"The primary resource in any healthcare system is its people" – A Scottish approach
‘When a health service worker steps outside their normal environment it frequently leads to better cultural sensitivity and an openness to doing things differently’
Dr Catherine Calderwood, Chief Medical Officer for Scotland
Dr Calderwood’s words open the latest report produced by the Royal College of Physicians and Surgeons of Glasgow – Global Citizenship in the Scottish Health Service – The value of international volunteering. We interviewed Stuart Fergusson, Clinical Leadership Fellow and co-author of the report to hear how Scotland is forging forward with global health initiatives.
Q: How did you first become involved with global health volunteering?
It began when I was a medical student and I took trips to Bolivia and Malawi where I encountered health systems dealing with quite extreme challenges with clearly much fewer means than we have in Scotland. I watched staff having to be really resourceful and creative in the way they used the limited resources available to them.
Having personally encountered the reality of gross healthcare inequality I realised that anyone who has that experience cannot really be the same again: you are left with the sense that you need to do something to be a good neighbour or a good citizen as the report says.
Q: What would you say the support has been like from the Scottish government and the health sector for international health volunteering?
Despite the 2005 and 2016 Scottish international development policy, there hasn’t been a clear articulation of how the Scottish health service might position itself to provide technical assistance
We are in an era of austerity, facing challenging performance targets, with increasing rates of unfilled posts, and an ageing population with an increasing health burden, etc. but in that context engagement in global health has many positive things to offer. The primary resource in any healthcare system is its people and global health work is an effective way of investing in your people and valuing them.
For those who do have interest in international work it is a highly constructive thing to support those aspirations, not just because it makes people feel warm and fuzzy but because it keeps them in their job, it keeps them motivated, and it most definitely brings in new skills.
Q: In this context why is the report so vital?
The report feeds into current concerns over our struggling NHS. Boards are having to make recurring savings (4% a year) – they are having to substantially cut back in a way which you can’t do superficially, it is painful and affecting frontline services so it is a very challenging context to be speaking to. When we started the report we could see that there wasn’t universal enthusiasm for it.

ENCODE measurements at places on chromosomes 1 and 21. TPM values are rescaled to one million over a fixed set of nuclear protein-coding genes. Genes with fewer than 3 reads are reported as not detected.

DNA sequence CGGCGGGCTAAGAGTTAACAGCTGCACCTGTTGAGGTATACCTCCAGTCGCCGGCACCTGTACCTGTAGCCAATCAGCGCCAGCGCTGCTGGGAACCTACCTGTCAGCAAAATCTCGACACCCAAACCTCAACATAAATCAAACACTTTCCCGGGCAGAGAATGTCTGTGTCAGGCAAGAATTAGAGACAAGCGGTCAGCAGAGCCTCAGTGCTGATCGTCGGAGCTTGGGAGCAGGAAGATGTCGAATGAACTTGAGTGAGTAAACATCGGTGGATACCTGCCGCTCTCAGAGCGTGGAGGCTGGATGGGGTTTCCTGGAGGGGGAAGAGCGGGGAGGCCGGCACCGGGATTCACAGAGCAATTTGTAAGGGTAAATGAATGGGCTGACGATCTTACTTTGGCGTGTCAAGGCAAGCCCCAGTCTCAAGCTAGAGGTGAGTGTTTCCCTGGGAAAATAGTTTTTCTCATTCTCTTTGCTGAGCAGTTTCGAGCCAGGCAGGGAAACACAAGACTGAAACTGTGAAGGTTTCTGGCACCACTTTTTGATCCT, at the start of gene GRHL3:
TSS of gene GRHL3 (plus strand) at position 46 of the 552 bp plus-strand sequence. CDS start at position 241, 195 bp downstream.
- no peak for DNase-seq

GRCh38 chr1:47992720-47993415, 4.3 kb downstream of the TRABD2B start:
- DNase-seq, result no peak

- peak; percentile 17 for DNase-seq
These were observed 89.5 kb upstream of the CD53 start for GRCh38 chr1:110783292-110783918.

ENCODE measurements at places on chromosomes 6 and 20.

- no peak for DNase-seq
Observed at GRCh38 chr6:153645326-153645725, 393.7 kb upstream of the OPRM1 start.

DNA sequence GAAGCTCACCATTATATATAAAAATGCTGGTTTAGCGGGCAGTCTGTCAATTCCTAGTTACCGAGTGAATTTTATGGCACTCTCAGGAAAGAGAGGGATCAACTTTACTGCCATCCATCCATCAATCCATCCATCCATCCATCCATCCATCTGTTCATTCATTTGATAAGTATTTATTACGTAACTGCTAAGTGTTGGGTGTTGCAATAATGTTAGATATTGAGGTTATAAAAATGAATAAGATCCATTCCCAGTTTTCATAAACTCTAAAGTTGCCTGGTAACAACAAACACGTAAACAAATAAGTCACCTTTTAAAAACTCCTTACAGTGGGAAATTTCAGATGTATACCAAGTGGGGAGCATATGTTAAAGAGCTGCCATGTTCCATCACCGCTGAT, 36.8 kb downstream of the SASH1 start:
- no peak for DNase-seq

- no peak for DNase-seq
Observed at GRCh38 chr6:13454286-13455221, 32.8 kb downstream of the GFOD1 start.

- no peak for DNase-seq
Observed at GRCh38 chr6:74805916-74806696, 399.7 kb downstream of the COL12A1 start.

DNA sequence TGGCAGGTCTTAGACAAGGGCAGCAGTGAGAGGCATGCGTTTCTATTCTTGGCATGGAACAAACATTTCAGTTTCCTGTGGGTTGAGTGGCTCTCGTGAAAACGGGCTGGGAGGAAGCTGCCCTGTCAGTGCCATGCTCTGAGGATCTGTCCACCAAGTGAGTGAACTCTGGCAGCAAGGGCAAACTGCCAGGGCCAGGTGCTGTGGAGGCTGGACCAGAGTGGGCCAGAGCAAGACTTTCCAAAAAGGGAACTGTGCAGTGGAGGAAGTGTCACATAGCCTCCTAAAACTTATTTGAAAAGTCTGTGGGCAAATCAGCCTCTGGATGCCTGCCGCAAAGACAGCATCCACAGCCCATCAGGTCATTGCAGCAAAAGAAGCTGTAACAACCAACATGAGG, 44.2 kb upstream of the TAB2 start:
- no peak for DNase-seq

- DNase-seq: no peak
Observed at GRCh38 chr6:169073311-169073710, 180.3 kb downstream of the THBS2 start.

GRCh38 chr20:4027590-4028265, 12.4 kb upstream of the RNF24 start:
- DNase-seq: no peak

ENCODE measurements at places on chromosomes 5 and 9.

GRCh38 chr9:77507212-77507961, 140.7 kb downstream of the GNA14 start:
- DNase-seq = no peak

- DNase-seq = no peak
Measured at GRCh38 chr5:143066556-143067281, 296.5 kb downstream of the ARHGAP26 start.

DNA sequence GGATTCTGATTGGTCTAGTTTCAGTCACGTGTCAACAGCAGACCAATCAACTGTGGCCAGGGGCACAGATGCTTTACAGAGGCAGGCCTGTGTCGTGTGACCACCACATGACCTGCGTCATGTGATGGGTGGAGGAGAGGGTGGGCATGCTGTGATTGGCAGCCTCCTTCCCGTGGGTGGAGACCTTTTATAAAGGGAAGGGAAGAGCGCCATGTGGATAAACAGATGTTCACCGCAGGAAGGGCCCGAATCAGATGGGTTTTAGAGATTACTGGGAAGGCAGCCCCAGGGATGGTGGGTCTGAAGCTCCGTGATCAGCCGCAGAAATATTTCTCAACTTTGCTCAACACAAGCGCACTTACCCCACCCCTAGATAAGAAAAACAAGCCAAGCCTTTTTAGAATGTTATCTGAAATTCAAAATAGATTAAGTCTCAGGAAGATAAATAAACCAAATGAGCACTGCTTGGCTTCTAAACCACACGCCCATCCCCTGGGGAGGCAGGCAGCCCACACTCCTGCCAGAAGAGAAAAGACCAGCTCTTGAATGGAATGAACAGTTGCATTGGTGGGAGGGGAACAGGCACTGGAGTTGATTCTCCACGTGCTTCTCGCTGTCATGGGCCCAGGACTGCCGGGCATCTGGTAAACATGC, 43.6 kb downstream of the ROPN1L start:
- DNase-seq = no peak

Of course the primary function of a Scottish health system has to be the health of the Scottish population and we are very careful to adopt a pragmatic approach about this. We understand the difficulties in implementing policies which remove resources from an already struggling system and applying it to contexts where we have no direct need to contribute but we also know from our own experiences that time spent volunteering can serve so many purposes.
This is where there is a huge degree of unrealised potential in using Official Development Assistance money (UK aid) within the health service sector to underpin technical assistance elsewhere. By using these funds – in a modest way – we can more effectively leverage development money to provide clear benefits overseas whilst bringing back reciprocal benefits to the UK.
To have the explicit involvement of every single territorial and special health board in Scotland has really illustrated the interest there is throughout the country for global health programmes to take root. For NHS boards it has really proved useful both for those who were already trying to go somewhere with their development work and for those who don’t at organisational level own a strategic mission because it has worked to highlight the real benefits in committing relatively minimal resources.
We also received tremendous support from the Scottish Global Health Collaborative, of which THET is a member, as well as, of course, RCPSG who provided all of the resource and most of the intellectual energy for the report.
Q: What are your hopes for the future?
We have been really gratified with how well the report has been received and with the support the CMO has given for principles of the report. It was also fantastic to have the Minister for International Development Alistair Allan and the Minister for Mental Health at the launch who welcomed the report and said they would work with the College towards the possible pilot of a centre for Global Health.
The success of Lord Crisps report in 2007 is a fantastic example of the success such recommendations can have and my main hope for the future is that our report becomes another example of the impetus for global health action in Scotland and in the UK more widely.